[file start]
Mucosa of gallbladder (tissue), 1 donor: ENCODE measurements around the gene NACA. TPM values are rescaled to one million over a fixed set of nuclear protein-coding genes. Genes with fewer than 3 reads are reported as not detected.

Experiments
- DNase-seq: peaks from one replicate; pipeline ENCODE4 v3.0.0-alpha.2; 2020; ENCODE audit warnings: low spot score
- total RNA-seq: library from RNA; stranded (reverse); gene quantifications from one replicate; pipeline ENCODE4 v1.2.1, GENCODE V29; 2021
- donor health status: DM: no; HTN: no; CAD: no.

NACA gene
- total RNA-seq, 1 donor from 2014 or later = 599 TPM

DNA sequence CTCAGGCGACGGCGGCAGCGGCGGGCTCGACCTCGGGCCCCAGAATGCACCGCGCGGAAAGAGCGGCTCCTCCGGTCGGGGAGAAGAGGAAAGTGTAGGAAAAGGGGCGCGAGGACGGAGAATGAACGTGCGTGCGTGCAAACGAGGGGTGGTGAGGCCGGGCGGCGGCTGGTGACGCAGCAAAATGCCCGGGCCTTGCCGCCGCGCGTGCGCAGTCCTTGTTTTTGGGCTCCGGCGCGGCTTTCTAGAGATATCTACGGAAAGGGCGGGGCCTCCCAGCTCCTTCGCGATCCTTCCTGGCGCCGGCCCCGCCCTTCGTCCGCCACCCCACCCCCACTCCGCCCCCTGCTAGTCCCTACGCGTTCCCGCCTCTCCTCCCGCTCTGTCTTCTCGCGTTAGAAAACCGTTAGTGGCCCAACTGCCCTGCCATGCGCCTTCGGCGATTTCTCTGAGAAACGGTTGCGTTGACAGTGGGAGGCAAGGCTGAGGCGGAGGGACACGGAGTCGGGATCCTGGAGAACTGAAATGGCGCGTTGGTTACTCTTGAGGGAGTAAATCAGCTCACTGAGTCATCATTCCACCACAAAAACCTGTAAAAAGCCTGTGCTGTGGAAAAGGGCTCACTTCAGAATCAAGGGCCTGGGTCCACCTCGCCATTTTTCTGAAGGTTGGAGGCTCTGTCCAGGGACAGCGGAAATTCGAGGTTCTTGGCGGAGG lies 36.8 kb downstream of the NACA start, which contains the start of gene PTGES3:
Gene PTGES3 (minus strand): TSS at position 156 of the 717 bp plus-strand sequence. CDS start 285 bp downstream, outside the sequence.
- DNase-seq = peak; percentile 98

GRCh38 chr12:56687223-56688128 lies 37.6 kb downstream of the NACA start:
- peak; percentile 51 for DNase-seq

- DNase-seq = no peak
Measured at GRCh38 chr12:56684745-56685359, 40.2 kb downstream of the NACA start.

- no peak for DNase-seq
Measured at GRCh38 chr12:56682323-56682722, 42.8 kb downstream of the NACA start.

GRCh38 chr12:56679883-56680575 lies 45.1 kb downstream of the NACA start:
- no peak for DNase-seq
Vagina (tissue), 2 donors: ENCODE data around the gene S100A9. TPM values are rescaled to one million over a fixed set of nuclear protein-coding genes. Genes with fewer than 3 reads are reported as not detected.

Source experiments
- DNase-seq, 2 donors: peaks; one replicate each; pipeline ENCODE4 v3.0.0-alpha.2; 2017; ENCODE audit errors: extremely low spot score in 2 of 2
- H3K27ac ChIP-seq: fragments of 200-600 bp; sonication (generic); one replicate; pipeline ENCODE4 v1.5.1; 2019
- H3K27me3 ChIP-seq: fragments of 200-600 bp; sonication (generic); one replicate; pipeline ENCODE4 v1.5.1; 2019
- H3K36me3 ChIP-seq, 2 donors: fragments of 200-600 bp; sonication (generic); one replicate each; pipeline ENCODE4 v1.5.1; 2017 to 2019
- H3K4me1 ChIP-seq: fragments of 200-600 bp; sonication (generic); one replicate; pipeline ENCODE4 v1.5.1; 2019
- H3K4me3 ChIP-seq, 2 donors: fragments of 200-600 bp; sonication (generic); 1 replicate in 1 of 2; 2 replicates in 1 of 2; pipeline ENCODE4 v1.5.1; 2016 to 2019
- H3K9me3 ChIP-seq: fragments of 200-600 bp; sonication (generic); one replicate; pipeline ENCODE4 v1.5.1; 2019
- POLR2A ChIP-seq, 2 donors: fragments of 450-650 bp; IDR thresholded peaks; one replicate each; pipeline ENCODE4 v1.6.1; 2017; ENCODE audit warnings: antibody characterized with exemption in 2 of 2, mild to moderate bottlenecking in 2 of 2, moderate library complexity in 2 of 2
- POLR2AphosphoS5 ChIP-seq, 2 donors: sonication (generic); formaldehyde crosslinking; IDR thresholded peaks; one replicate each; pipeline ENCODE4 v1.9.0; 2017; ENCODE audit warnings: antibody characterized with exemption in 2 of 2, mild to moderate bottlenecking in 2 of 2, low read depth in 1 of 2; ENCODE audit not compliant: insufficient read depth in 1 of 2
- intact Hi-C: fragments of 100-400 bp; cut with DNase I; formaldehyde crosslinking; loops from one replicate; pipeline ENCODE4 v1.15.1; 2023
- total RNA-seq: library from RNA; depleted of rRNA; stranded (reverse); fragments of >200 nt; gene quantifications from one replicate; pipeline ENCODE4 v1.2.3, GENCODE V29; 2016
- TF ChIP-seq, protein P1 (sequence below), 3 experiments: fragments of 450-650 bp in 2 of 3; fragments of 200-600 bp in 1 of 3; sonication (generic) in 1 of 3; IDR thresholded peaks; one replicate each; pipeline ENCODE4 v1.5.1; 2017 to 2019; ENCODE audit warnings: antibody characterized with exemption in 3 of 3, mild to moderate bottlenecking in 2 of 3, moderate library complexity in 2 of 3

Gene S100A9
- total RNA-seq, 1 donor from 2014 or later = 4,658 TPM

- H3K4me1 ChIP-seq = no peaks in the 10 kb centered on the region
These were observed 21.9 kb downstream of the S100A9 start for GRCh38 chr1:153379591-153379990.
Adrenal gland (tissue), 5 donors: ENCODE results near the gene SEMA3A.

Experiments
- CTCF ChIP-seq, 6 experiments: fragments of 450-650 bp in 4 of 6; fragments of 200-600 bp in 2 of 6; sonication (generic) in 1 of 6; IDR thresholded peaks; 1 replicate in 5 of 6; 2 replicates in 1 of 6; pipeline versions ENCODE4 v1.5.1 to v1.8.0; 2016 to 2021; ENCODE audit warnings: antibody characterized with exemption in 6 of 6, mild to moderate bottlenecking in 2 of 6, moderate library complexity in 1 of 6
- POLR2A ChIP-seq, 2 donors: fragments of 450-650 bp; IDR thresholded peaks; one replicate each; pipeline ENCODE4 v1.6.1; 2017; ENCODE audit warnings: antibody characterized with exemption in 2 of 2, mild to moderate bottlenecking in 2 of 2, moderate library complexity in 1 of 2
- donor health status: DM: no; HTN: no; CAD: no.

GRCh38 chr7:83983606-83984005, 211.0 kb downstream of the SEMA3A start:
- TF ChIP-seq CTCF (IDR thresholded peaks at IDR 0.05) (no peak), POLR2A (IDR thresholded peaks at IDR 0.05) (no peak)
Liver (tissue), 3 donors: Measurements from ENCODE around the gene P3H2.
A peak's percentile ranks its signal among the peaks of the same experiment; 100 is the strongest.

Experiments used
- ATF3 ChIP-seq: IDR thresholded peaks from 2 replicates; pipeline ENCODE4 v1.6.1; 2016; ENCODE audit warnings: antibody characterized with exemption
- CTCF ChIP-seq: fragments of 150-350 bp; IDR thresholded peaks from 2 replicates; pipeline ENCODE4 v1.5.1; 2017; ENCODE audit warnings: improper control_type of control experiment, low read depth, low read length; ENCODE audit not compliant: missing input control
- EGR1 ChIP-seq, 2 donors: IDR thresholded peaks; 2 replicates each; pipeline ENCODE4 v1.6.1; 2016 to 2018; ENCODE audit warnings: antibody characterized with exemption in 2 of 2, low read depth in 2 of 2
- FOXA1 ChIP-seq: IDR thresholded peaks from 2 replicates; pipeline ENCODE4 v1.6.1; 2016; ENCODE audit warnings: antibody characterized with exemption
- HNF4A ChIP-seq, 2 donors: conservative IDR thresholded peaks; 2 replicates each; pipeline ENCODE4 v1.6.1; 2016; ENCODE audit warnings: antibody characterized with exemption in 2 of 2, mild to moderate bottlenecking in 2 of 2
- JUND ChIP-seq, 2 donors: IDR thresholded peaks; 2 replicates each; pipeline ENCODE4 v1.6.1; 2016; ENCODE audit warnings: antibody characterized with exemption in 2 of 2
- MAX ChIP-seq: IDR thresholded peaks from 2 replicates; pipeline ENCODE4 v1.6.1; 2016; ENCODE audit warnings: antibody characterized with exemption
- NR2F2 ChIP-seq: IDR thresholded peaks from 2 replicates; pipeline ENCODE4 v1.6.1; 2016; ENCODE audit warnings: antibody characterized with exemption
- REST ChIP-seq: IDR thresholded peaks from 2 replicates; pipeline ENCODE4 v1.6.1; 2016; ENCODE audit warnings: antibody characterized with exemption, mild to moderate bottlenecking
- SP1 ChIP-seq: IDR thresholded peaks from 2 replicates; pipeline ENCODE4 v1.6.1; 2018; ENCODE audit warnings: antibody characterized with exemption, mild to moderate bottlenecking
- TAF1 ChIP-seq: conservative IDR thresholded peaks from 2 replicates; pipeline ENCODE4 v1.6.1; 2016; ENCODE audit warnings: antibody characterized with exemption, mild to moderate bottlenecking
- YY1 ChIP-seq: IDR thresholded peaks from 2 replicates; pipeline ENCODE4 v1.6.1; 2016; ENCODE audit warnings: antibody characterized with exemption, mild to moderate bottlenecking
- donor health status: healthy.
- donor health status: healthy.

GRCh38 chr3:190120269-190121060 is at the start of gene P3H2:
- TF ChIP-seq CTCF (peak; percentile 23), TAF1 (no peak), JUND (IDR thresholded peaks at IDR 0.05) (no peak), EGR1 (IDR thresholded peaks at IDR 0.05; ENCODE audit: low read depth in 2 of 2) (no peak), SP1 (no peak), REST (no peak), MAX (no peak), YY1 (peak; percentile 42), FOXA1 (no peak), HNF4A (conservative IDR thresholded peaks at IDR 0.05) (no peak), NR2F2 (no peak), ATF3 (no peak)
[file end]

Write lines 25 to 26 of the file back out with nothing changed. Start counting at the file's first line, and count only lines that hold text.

- H3K4me1 ChIP-seq: fragments of 200-600 bp; sonication (generic); one replicate; pipeline ENCODE4 v1.5.1; 2019
- H3K4me3 ChIP-seq, 2 donors: fragments of 200-600 bp; sonication (generic); 1 replicate in 1 of 2; 2 replicates in 1 of 2; pipeline ENCODE4 v1.5.1; 2016 to 2019